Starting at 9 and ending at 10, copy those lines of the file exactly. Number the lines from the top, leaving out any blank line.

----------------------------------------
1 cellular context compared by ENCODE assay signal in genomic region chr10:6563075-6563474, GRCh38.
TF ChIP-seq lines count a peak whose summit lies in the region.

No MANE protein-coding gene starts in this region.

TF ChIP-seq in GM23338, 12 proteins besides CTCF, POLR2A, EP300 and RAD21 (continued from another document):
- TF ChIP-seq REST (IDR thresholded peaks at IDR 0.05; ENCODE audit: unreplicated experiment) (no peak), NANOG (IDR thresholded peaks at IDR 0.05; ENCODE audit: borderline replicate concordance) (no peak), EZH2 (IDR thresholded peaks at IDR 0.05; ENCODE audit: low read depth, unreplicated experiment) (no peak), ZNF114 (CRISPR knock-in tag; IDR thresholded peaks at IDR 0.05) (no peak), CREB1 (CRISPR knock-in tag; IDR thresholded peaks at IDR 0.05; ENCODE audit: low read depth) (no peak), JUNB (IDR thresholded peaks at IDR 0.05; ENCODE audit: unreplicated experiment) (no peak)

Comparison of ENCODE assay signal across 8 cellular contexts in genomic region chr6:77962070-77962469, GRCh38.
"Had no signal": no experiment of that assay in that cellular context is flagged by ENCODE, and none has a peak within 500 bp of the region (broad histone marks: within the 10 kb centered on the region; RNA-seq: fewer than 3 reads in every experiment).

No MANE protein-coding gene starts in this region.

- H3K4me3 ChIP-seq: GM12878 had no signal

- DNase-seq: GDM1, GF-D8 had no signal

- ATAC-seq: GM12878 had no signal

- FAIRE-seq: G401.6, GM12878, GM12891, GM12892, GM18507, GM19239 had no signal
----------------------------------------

- H3K4me3 ChIP-seq: GM12878 had no signal

- DNase-seq: GDM1, GF-D8 had no signal